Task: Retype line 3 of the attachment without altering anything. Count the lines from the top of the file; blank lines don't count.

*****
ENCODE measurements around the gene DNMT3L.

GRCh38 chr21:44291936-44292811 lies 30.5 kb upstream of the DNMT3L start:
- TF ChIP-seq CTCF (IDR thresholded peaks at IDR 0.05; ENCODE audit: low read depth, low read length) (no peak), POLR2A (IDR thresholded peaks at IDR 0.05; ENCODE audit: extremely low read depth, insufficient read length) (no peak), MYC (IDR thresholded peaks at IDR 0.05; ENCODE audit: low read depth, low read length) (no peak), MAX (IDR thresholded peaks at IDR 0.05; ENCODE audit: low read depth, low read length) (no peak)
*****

- TF ChIP-seq CTCF (IDR thresholded peaks at IDR 0.05; ENCODE audit: low read depth, low read length) (no peak), POLR2A (IDR thresholded peaks at IDR 0.05; ENCODE audit: extremely low read depth, insufficient read length) (no peak), MYC (IDR thresholded peaks at IDR 0.05; ENCODE audit: low read depth, low read length) (no peak), MAX (IDR thresholded peaks at IDR 0.05; ENCODE audit: low read depth, low read length) (no peak)